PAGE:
This information has been prepared by IG, a trading name of IG Markets Limited. In addition to the disclaimer below, the material on this page does not contain a record of our trading prices, or an offer of, or solicitation for, a transaction in any financial instrument. IG accepts no responsibility for any use that may be made of these comments and for any consequences that result. No representation or warranty is given as to the accuracy or completeness of this information. Consequently any person acting on it does so entirely at their own risk. Any research provided does not have regard to the specific investment objectives, financial situation and needs of any specific person who may receive it. It has not been prepared in accordance with legal requirements designed to promote the independence of investment research and as such is considered to be a marketing communication. Although we are not specifically constrained from dealing ahead of our recommendations we do not seek to take advantage of them before they are provided to our clients. See full non-independent research disclaimer and quarterly summary.
This is a sharp drop from the revised 2.0% YoY and 0.2% QoQ SAAR growth in the second quarter and is below the 2016 estimate of 1.8% YoY according to the Monetary Authority of Singapore’s (MAS) September survey. The MAS had also kept its monetary policy unchanged though this was largely within the market’s expectation.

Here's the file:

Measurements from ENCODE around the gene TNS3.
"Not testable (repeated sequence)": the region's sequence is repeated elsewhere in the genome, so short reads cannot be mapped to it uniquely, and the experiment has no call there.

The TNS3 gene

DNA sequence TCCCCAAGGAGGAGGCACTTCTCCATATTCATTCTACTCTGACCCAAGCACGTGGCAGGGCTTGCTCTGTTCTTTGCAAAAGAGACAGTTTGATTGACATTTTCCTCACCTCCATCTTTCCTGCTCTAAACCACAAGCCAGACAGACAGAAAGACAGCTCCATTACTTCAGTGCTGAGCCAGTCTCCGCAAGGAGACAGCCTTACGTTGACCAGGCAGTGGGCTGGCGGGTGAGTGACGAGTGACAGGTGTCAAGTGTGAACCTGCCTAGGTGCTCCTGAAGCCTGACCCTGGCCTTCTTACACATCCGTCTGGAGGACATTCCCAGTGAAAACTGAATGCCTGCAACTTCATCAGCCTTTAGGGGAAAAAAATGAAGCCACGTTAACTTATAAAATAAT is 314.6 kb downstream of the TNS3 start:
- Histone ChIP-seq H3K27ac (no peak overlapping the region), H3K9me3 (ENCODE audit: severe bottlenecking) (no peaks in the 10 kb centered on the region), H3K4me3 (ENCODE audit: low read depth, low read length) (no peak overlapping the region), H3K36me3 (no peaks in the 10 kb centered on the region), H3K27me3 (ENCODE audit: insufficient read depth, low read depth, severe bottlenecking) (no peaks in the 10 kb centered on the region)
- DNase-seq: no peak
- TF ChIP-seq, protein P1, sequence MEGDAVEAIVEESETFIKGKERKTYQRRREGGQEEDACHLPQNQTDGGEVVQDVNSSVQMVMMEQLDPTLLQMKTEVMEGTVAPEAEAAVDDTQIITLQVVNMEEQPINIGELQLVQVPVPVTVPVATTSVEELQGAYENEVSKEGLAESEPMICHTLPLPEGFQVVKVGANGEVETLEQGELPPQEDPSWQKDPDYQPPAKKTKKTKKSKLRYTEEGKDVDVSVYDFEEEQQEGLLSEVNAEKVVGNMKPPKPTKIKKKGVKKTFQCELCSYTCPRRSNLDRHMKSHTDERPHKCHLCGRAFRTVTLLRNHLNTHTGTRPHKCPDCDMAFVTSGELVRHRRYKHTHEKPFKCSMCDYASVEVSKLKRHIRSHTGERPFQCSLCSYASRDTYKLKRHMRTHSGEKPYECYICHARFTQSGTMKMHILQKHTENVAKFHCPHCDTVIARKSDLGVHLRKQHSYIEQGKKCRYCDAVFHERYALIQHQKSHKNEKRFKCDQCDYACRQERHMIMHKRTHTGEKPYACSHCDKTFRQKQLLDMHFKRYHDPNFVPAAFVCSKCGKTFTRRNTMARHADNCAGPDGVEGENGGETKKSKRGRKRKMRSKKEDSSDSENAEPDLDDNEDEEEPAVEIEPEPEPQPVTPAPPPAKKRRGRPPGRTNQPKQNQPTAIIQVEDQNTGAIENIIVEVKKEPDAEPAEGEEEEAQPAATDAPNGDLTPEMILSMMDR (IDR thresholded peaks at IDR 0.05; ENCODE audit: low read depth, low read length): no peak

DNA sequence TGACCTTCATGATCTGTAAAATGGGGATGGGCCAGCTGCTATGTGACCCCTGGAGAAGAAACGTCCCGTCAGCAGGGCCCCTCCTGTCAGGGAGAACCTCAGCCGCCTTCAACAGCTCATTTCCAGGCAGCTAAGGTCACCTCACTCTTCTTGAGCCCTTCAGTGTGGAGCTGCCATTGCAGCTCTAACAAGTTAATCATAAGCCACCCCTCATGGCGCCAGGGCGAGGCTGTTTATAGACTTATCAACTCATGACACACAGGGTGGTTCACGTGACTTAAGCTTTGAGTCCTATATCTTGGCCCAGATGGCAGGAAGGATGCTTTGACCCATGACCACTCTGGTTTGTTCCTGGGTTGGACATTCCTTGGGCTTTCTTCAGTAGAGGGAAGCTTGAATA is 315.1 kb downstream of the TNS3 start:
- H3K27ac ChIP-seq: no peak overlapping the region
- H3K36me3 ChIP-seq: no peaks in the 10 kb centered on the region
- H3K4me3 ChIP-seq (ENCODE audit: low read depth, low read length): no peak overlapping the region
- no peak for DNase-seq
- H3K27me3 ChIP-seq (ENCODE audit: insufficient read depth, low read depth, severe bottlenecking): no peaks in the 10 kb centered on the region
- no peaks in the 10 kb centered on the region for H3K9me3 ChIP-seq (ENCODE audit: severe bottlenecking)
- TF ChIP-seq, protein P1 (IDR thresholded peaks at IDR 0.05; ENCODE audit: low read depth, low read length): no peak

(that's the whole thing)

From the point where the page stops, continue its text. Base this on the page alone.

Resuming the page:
USD/SGD saw sharp swings of about 70 pips following the announcement but ended the episode higher at about 1.3850 levels, up from 1.3820 levels ahead of the announcements. The rally in USD/SGD was in reaction to the weaker-than-expected Q3 growth rate. A zoom-in to sectoral contributions sees the manufacturing sector returning to contractionary territory at -1.1% YoY after the brief bout of optimism in Q2. While the construction sector’s growth rate had held relatively steady at 2.5% YoY, the key highlight had been the plunge of services producing industries to -0.1% YoY. The services sector, which contributes to about two-thirds of total GDP, had not seen a decline since Q3 2009. As such, it is no surprise that the net reaction of the market is SGD-negative.
On monetary policy, though the general consensus had been for a no-change to the policy band, there remains jitters within the market that a surprise may occur as with the previous meeting in April. This likely explains the brief spike of the USD/SGD following the announcement as traders heaved a sigh of relief. The central bank justified the move with the need to maintain medium-term price stability. Although there remains further room for easing, the MAS is likely to have kept its ammunition for a worse turn of events. Moving forward, a repeat of the build-up of anxiety ahead of Q3 2015’s GDP release may recur. The market will closely watch to see if a technical recession may set in, although improving PMI data lately could counter some of this pessimism.
Meanwhile a reversal of trend was seen in dollar and oil prices. Despite reports coming from the Energy Information Administration (EIA) showing that stockpiles rose for the first time since August by 4.9 million for the week ending October 7, WTI prices picked up to trade firmly above US$50/bbl. This is likely attributed to the details on gasoline and distillate inventories, where a sharp drop has been registered instead. The dollar meanwhile pared gains on Thursday, weighed also by Philadelphia Fed President Patrick Harker who sounded off a dovish note.
The day ahead will be clouded by several pieces of information including China data, US banks earnings report and Fed officials on the wires.